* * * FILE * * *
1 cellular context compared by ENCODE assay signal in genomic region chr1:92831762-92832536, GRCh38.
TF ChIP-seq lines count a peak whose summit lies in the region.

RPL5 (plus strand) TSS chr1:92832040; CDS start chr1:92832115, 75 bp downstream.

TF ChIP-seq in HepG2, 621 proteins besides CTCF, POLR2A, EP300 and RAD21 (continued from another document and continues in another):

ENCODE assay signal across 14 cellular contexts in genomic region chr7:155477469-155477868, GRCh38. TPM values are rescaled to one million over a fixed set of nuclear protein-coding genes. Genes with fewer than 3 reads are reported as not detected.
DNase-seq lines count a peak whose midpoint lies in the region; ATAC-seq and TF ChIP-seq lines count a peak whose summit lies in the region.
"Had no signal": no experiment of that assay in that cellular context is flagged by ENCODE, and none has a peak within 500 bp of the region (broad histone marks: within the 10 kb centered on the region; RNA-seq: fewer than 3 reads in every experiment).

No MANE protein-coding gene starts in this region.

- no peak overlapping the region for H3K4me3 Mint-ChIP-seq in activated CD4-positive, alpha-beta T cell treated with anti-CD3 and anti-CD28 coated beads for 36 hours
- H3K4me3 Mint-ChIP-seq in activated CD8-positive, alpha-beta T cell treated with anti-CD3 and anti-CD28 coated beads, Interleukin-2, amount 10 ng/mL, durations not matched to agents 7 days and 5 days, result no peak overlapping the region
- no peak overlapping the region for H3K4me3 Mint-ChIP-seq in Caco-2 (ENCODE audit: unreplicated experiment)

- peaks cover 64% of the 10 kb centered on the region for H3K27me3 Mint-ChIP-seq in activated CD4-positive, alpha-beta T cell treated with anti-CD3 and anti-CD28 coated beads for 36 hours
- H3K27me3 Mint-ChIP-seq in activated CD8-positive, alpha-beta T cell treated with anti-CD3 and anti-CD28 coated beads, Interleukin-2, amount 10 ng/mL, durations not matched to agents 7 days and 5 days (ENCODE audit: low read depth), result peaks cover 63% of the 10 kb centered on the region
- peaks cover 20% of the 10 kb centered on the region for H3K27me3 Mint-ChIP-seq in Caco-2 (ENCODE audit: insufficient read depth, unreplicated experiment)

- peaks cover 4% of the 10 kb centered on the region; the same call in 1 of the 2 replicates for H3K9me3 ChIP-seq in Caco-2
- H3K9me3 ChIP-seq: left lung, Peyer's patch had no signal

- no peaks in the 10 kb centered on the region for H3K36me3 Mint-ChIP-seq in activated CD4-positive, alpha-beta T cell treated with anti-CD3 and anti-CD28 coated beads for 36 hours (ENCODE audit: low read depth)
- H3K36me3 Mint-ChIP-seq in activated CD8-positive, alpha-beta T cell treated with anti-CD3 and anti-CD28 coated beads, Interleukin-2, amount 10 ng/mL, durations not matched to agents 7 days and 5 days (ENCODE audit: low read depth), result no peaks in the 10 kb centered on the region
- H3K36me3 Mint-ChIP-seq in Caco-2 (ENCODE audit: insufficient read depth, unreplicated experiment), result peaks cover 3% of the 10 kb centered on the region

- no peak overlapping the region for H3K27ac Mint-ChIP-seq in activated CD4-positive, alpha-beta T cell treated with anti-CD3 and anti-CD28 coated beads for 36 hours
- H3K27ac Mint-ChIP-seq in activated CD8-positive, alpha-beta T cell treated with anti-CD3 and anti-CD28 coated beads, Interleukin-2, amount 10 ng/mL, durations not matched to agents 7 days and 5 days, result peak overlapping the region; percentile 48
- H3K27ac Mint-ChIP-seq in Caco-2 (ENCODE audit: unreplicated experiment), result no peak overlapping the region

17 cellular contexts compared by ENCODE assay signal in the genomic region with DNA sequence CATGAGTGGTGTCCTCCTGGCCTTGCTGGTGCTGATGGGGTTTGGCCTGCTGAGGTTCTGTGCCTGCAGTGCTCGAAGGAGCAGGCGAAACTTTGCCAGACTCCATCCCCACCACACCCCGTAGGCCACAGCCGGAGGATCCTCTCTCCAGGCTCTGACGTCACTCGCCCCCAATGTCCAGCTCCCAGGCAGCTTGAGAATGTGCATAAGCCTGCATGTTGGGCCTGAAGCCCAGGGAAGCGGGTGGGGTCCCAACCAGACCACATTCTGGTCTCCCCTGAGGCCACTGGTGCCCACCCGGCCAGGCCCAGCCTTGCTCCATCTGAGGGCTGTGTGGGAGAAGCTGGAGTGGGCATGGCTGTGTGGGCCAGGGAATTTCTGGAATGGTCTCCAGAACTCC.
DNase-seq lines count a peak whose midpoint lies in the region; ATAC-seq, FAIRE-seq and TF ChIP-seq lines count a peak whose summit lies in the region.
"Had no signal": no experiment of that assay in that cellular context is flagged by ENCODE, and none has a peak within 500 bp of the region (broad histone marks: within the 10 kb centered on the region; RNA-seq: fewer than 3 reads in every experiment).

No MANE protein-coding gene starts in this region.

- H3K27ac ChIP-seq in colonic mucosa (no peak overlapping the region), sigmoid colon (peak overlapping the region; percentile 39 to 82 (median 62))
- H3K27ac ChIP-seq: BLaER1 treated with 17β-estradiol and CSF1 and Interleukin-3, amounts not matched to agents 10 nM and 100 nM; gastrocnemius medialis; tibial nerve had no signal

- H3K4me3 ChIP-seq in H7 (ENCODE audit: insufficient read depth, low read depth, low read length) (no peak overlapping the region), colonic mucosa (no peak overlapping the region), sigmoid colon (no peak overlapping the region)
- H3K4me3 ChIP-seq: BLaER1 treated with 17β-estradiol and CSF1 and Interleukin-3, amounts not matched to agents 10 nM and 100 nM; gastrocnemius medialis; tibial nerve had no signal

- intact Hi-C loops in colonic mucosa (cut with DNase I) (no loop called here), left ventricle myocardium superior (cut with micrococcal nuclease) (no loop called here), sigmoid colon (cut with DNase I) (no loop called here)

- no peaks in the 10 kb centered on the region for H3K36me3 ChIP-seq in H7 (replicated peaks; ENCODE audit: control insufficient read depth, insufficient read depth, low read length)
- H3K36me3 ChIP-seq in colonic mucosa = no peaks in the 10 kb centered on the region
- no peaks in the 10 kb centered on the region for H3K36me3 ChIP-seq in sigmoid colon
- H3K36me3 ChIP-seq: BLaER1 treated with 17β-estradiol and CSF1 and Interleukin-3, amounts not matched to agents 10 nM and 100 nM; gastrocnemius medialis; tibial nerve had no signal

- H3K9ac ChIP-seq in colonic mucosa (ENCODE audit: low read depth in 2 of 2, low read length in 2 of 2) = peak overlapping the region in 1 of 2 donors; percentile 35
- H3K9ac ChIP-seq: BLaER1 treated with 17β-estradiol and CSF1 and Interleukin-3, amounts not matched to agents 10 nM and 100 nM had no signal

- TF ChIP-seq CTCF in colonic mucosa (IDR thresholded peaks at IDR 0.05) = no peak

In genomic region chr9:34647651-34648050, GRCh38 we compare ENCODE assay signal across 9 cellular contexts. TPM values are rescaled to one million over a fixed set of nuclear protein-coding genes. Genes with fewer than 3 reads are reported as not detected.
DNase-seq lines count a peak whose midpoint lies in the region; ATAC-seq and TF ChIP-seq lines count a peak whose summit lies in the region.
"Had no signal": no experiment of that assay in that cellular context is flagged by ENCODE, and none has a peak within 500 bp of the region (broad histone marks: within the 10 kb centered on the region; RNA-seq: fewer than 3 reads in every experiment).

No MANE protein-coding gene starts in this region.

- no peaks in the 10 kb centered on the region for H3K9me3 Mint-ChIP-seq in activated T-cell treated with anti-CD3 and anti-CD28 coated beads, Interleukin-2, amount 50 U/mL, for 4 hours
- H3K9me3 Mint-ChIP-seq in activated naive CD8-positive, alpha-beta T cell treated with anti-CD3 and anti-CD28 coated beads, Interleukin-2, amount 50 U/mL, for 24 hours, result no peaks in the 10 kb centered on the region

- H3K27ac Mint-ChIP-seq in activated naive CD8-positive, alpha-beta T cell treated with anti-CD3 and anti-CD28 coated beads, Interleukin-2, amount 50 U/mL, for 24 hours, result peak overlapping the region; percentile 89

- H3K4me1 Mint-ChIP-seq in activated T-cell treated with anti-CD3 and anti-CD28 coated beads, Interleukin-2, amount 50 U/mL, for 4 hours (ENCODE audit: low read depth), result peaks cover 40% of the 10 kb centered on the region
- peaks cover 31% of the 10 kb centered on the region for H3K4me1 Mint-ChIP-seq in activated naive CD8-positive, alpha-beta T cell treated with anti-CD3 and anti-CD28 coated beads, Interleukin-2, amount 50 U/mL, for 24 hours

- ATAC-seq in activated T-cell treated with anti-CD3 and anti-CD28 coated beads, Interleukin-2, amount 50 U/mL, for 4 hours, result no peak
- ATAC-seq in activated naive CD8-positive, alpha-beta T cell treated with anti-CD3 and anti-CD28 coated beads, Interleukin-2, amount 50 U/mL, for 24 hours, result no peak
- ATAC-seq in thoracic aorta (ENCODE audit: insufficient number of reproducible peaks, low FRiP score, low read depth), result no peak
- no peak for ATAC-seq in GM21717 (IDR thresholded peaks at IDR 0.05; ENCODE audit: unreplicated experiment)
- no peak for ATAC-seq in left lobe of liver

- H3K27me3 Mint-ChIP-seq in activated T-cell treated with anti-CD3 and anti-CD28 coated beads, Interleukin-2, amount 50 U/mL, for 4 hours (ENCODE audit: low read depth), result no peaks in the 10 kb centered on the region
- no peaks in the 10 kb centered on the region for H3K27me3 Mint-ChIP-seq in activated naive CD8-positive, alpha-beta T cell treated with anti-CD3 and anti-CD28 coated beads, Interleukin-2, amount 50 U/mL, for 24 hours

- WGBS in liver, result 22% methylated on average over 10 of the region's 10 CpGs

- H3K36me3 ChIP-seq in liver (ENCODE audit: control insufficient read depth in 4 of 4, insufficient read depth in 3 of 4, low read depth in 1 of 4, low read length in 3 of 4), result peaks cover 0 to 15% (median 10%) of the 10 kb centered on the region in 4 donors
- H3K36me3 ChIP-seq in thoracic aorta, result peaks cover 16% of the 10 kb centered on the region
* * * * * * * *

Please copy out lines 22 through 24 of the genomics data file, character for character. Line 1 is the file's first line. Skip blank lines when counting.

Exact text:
- H3K27ac Mint-ChIP-seq in Caco-2 (ENCODE audit: unreplicated experiment), result no peak overlapping the region

17 cellular contexts compared by ENCODE assay signal in the genomic region with DNA sequence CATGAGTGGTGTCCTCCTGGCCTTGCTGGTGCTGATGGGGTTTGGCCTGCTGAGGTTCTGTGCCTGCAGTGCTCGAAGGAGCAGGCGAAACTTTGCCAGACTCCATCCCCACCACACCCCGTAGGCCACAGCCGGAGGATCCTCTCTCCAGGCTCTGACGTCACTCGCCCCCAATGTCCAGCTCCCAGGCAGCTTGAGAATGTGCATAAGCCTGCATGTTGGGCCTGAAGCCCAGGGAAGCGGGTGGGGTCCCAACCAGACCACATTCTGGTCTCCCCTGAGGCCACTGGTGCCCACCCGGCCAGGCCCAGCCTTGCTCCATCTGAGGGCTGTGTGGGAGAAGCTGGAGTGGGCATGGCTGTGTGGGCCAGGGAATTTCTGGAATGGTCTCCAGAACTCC.
DNase-seq lines count a peak whose midpoint lies in the region; ATAC-seq, FAIRE-seq and TF ChIP-seq lines count a peak whose summit lies in the region.